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Say Sayonara to sPAL!

Posted by cayhorstmann on July 22, 2009 at 8:21 AM PDT

When I teach my JSF crash course to my software engineering students,
everyone nods, works through the lab, and I don't hear any JSF issues from them
for a couple of weeks. Then they run into sPAL.

They'll have some link, usually in a data table, that needs to send some
information about itself to a managed bean. And they can't figure out how to do
it. I can never remember it either because it is so unintuitive, so I look it
up in Core JSF.

Before JSF 1.2, you had to smuggle the value into an attribute or (gasp) a
parameter child component:

      <h:commandLink actionListener="#{backingBean.doSomething}">
         <f:attribute name="rowId" value="#{}" />

Then you had to fish it out with a series of API call that only a mother
could love (and that tied your bean to the JSF API):

public class BackingBean {
   public void doSomething(ActionEvent event) {
      String rowId = (String) event.getComponent().getAttributes().get("rowId");
      do something with rowId


This was slightly improved in JSF 1.2, with the addition of the sPAL tag:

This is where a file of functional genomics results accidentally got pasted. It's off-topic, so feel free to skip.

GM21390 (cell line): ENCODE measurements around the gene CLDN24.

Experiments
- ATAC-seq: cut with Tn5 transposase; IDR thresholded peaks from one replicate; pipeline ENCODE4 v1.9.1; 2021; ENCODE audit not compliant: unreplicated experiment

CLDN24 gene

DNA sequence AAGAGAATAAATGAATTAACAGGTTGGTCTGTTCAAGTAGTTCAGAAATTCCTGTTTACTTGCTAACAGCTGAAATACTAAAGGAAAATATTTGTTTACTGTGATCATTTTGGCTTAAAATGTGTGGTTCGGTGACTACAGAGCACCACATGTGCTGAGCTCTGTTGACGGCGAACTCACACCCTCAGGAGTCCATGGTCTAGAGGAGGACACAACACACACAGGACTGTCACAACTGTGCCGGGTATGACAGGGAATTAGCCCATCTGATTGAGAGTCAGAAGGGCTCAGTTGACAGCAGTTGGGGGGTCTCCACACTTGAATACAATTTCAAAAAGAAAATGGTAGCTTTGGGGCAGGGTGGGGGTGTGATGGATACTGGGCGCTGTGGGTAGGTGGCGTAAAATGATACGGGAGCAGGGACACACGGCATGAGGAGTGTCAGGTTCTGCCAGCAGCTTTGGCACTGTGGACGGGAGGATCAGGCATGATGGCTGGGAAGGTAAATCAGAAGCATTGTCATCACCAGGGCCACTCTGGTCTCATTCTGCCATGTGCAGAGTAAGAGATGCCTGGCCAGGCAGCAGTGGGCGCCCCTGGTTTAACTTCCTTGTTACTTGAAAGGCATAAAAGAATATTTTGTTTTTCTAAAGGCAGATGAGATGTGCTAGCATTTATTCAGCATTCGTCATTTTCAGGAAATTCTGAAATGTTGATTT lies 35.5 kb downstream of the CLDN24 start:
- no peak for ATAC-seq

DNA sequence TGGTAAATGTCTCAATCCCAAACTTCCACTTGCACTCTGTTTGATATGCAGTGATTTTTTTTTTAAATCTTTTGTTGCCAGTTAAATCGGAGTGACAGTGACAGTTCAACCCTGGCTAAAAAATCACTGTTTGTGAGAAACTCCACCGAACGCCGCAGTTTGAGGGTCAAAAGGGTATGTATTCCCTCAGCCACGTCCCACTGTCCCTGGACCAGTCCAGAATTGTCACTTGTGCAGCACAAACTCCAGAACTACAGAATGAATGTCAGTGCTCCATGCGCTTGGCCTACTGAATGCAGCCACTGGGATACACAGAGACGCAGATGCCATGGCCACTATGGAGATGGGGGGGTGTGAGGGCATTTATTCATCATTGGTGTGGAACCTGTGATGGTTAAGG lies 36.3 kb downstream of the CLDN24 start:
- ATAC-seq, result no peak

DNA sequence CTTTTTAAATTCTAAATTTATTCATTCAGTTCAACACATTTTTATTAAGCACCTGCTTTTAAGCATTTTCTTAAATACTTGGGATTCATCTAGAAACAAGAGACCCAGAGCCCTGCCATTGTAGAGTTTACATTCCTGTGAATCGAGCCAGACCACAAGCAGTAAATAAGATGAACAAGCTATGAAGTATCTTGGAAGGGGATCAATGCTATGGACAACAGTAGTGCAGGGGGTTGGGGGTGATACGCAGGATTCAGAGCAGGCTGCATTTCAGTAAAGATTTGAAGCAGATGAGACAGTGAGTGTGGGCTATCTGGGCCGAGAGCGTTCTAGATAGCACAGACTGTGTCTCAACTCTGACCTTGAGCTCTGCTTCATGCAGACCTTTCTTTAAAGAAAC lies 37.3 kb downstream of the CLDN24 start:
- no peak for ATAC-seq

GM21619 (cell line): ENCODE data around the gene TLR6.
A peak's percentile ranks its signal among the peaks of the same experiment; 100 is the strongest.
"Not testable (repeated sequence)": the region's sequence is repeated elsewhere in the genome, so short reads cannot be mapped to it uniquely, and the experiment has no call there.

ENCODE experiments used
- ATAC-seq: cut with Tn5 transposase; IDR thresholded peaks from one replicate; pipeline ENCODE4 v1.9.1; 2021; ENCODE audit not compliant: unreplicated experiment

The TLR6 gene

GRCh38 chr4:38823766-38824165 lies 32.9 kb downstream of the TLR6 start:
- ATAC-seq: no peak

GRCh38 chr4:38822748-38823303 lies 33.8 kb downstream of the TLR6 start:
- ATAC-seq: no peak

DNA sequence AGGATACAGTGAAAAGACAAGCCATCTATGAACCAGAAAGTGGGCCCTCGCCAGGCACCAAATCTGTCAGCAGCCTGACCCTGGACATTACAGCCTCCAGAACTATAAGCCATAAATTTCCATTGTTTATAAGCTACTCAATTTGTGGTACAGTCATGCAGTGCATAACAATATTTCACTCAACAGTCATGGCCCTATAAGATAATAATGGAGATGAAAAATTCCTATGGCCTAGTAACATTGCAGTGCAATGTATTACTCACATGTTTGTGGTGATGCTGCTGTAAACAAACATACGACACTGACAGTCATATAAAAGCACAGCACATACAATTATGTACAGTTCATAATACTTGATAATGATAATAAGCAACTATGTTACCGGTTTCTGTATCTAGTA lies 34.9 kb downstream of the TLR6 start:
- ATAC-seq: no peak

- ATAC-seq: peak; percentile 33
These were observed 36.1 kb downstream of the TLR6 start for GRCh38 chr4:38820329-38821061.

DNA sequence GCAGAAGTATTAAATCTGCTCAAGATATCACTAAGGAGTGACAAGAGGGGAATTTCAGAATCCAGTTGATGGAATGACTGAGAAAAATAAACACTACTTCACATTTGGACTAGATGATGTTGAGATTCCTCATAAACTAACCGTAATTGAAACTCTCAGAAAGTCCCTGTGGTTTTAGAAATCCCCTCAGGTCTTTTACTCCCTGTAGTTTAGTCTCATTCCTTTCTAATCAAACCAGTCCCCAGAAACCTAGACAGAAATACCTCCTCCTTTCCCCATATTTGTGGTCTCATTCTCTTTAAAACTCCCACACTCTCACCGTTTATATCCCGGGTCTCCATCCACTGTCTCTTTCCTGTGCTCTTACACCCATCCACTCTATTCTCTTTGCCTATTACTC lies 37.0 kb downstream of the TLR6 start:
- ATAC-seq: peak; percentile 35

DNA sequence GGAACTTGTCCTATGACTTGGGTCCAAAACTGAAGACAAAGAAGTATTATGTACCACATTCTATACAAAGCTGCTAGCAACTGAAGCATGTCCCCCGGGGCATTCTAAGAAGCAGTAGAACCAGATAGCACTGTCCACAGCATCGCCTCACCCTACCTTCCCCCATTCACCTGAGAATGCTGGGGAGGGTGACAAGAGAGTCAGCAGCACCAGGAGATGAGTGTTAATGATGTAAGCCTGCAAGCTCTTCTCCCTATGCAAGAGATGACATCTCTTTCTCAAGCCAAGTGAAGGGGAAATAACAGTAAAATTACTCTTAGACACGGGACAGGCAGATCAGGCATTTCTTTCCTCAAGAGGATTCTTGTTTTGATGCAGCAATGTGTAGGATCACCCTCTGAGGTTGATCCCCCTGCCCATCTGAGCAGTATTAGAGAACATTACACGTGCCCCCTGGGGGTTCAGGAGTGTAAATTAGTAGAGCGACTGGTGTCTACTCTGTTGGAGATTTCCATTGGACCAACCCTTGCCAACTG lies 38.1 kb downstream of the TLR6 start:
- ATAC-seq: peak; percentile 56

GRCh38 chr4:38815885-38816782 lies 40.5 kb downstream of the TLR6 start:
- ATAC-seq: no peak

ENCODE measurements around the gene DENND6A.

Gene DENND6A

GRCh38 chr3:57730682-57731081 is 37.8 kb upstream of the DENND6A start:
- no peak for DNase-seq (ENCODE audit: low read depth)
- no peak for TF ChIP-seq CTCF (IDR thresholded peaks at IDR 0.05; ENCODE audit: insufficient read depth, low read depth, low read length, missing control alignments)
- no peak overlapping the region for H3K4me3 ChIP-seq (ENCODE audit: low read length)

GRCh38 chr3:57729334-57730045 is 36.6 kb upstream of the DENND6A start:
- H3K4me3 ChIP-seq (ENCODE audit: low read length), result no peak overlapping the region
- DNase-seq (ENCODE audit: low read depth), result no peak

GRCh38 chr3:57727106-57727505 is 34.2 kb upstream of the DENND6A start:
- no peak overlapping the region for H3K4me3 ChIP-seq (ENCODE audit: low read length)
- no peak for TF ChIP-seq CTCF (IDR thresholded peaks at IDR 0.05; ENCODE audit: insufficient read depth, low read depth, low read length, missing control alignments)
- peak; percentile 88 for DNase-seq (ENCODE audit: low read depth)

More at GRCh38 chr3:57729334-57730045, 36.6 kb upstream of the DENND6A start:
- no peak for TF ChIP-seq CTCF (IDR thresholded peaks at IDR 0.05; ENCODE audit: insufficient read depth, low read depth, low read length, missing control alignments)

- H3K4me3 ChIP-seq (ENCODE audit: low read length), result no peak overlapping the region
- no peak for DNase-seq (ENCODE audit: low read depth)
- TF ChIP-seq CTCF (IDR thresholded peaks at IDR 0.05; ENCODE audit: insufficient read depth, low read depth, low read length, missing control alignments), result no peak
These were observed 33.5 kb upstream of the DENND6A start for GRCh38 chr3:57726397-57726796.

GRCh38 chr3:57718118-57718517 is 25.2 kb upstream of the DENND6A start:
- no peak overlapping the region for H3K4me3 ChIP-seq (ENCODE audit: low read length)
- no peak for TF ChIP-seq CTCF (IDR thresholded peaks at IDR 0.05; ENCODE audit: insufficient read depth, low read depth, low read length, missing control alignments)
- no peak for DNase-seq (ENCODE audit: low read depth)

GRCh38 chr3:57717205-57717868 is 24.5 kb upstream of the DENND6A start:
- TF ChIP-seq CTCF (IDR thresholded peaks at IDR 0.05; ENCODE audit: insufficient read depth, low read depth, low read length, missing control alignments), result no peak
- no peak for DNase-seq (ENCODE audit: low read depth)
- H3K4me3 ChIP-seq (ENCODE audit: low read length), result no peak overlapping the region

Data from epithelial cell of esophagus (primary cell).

<h:commandLink action="#{backingBean.doSomething}">
         <f:setPropertyActionListener target="#{}" value="#{}"/>

The tag causes a property to be set in your managed bean. You are no longer
tied to the JSF API, but you must add a field and a property setter:

public class BackingBean {
   private String rowId;

   public void setId(String rowId) {
      this.rowId = rowId;

   public String doSomething() {
      do something with rowId
      return null;


As of today, the days of blecch and ugh are over. You can now specify
parameters in method expressions, like this:

      <h:commandLink action="#{backingBean.doSomething(}">

Here is the backing bean:

public class BackingBean {
   public String doSomething(String rowId) {
      do something with rowId;
      return null;

This fixes href="">issue
1149 and is available in build 56 of Glassfish v3.

Sayonara sPAL!



Say Sayonara to sPAL!

I think there are more improvements needed in this area, it would be nice if the PyServlet dynamically loads python libs. With GlassFish v3, if done correctly we can do these things thru Sniffer where such dynamically loaded modules are taken care. For now, if you are using GlassFish v3, you would 'asadmin redeploy calendar' or undeploy and deploy. detox foot patches

Sorry, didn't work for me too... I downloaded latest nightly GF v3 build and copied new el-impl.jar to modules/web directory (old jar was overwritten). I restarted server but it didn't make any change. Still get javax.el.ELResolver exception, when trying to use #{catalog.getDetail(row)}. Hope that only I missed something.

don't work for me on tomcat

don't work for me on tomcat with last jsf-api.jar, jsf-impl.jar, el-impl.jar ! :( who can help me ?

Have you download the latest

Have you download the latest EL library and any update available? That's strange since mine is working well. ukukuk, what's that word means?

Carol--it requires the latest version of the EL library as well. In Glassfish, that is el-impl.jar.

this did not work for me in JSF 2.0 Moharra beta released july 10, 2009